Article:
Kakuro solver.. and solvability by logic

I have added kakuro solver to my collection of sudoku solvers. An interesting thing about this solver is that it generates a small table of possible sums before the search for the solution begins. During the search it uses only bit operations, and it is extremely fast: 0.025s is the longest time taken for the puzzles from the sample puzzles page.

All of sudoku-like puzzles are advertised to be solvable by logic only and that no guessing is neccessary. What does this mean, exactly? I don't know what do the problem-setters mean by this, but to me this means that the game must be solvable with zero lookahead. At any stage while solving the puzzle, from the very beginning, there must exist at least one cell whose contents is uniquely determined only by the current state of the grid. At no point should you have to think about consequences of the move you are about to make.

For example, if your reasoning is "putting 3 at this position will make it impossible to put 7 at some other position afterwards", this is not zero lookahead and it is not logic; it is guessing. Logic is the following reasoning "i must put 3 in this cell because..", where the argument is based only on the current state of the grid, without looking in the future.

Of course, guessing is sometimes easier to the unskilled, but the fundamental question is: can the puzzle be solved with zero lookahead, i.e. by pure deductive logic based on the rules of the game and the current contents of the grid? If the answer to this question is negative, then sudoku (and its variants) are falsely advertised in my view.



Anonymous said...

hello, i didn't understand how you did the kakuro solver, e really don't understand anything about C++. My problem is that i have some kakuro puzzels that are almost impossible to solve. I was triyng to get a kakuro solver that give me the solution, but i didn't found it yet. Can you help me? Thanks

P.S. - If you want i can send you a copy of the puzzels, so you can see how hard they are

Anonymous said...

It's me again. I forgot to give you my contact. If tou have any information for me, you can send me an e-mail. Genivs@iol.pt.

Anonymous said...

Gawsh, can't do this thing at all I need help fast like tommorow or today fast lol. It's for school plz help!. sandrasart@earthlink.net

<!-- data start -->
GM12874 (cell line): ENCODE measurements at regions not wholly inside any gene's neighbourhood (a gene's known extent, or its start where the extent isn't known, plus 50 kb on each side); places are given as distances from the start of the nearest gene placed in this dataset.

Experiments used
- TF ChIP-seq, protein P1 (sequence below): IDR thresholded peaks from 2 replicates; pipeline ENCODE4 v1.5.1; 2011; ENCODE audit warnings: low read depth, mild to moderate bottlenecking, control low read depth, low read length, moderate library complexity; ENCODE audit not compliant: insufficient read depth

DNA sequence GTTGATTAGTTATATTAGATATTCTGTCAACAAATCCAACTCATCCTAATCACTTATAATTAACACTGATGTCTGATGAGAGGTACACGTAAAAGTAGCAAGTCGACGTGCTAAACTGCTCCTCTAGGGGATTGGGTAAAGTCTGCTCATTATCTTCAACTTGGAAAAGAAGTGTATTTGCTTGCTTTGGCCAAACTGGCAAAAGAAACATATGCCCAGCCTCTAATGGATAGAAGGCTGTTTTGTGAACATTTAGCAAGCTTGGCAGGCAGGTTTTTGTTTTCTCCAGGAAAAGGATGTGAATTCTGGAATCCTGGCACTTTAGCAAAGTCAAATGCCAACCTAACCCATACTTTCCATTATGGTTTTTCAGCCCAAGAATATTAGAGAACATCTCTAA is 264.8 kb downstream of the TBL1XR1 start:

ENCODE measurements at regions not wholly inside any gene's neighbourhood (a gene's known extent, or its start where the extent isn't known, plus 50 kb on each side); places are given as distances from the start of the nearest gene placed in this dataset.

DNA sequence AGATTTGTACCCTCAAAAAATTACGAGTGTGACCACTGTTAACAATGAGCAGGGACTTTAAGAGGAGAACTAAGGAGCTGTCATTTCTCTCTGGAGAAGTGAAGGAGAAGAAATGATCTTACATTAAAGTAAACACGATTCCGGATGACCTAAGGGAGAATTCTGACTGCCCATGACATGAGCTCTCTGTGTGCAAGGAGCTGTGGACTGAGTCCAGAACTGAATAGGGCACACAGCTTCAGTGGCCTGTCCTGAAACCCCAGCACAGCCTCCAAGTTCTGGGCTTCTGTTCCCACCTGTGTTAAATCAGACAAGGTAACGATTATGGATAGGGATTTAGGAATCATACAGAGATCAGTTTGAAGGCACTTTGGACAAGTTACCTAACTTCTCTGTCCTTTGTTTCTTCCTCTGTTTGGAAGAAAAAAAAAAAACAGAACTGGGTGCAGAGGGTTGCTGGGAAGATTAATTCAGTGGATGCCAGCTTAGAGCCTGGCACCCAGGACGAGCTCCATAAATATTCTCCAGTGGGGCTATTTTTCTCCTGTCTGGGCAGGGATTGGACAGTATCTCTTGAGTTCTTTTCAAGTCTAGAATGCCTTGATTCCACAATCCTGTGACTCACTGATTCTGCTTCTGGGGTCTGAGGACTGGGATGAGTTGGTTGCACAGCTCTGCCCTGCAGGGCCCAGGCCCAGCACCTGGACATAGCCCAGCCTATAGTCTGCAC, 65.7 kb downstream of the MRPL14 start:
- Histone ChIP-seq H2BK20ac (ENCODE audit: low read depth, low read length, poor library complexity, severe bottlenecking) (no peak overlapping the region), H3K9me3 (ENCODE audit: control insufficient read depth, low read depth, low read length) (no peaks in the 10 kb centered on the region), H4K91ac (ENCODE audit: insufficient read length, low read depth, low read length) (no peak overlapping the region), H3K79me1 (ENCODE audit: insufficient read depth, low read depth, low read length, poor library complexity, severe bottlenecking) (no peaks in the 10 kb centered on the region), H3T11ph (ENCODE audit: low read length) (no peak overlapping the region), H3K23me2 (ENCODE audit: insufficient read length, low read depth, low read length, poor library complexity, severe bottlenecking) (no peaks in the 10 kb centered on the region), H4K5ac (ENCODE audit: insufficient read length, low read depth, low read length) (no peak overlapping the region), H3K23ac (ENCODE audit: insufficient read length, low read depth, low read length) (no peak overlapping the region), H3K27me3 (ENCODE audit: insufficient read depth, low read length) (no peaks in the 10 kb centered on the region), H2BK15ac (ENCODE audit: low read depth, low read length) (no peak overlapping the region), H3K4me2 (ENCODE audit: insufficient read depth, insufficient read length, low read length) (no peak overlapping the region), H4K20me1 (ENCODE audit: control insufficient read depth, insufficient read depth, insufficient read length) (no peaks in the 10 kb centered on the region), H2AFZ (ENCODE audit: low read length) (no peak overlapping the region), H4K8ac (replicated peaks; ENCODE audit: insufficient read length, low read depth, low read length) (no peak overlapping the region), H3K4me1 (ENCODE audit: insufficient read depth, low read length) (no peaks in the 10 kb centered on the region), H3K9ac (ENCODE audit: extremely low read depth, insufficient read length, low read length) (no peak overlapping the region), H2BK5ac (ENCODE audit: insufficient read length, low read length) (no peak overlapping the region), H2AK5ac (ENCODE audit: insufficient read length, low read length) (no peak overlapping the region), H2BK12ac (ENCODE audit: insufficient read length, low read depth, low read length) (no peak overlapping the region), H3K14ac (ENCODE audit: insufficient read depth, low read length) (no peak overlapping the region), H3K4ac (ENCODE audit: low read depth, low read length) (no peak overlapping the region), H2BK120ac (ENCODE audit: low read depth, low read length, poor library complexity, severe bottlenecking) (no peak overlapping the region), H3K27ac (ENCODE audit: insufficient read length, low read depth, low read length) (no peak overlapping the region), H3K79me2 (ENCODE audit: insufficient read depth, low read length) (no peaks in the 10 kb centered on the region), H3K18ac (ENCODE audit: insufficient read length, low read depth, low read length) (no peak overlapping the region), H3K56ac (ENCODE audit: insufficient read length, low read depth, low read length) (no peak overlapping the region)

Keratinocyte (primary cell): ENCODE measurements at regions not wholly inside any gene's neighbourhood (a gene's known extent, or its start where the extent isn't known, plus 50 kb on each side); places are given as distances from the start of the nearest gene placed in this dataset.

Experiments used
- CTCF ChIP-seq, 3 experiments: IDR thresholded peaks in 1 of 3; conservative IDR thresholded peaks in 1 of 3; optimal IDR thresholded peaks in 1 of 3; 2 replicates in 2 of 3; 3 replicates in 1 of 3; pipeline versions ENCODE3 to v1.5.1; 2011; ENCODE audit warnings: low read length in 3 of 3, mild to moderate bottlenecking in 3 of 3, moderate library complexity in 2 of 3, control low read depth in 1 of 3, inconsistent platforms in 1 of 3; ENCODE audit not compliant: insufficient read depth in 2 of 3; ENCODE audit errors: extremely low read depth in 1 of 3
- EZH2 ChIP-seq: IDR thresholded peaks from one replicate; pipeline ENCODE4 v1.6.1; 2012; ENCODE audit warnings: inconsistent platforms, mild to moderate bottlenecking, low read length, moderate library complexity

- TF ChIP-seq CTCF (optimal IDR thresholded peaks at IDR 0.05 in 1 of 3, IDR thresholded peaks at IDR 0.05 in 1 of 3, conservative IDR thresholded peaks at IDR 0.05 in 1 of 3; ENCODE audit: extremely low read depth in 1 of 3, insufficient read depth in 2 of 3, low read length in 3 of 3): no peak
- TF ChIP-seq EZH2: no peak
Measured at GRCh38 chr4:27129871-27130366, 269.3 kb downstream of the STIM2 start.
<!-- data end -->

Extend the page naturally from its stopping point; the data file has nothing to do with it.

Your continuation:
Anonymous said...

can't find the server at www.core-dump.com.

Anonymous said...

can't find the server at www.core-dump.com.hr

zvrba said...

The solvers have been migrated to my website: http://zvrba.net (look under software)

Lars said...

You wrote, "At any stage while solving the puzzle, from the very beginning, there must exist at least one cell whose contents is uniquely determined only by the current state of the grid."

I think this is stating it too strongly. (Well, there is one way to interpret the above that makes it trivial... but presumably you didn't mean that.) I think a more reasonable statement would be, "At any stage while solving the puzzle, from the very beginning, there must exist at least one cell whose constraints can be tightened using only the information in the current state of the grid."

I say that because very often during the solving of kakuro puzzles, you can make logical deductions that eliminate some possibilities for a given cell, but that cell's contents are not uniquely determined. After several such steps, you do end up uniquely determining the contents of a cell.

That being said, I have wondered about this claim too. In the end I usually shrug it off as vague, hard-to-falsify and not-very-meaningful marketing. To me, there is not a well-defined line between "pure deductive logic" and "lookahead." For example, if you have two cells that add up to 4, can you really deduce that the first cell cannot contain a 2 without any process that could be called lookahead? Whatever rules you use to make that deduction, are they not derived from rules like what you called guessing above - like, "If I put 2 in the first cell, that will make it impossible to put anything in the second cell that meets both the sum constraint and the all-different constraint"?

As we gain experience, we begin to recognize patterns and formulate and generalize to produce logical rules that reduce the amount of lookahead needed. But in my mind, there really is almost nothing you can deduce in a logic puzzle that cannot be characterized as relying on lookahead, unless you are willing to settle for a fixed set of rules. The creative part of puzzle-solving is not so much in the application of deductive rules, but in the discovery of new rules and new ways to apply them. I usually find that discovering new rules comes through trial and error (a form of lookahead) and recognizing patterns.

Lars said...

Oh, by the way, thanks for posting the code.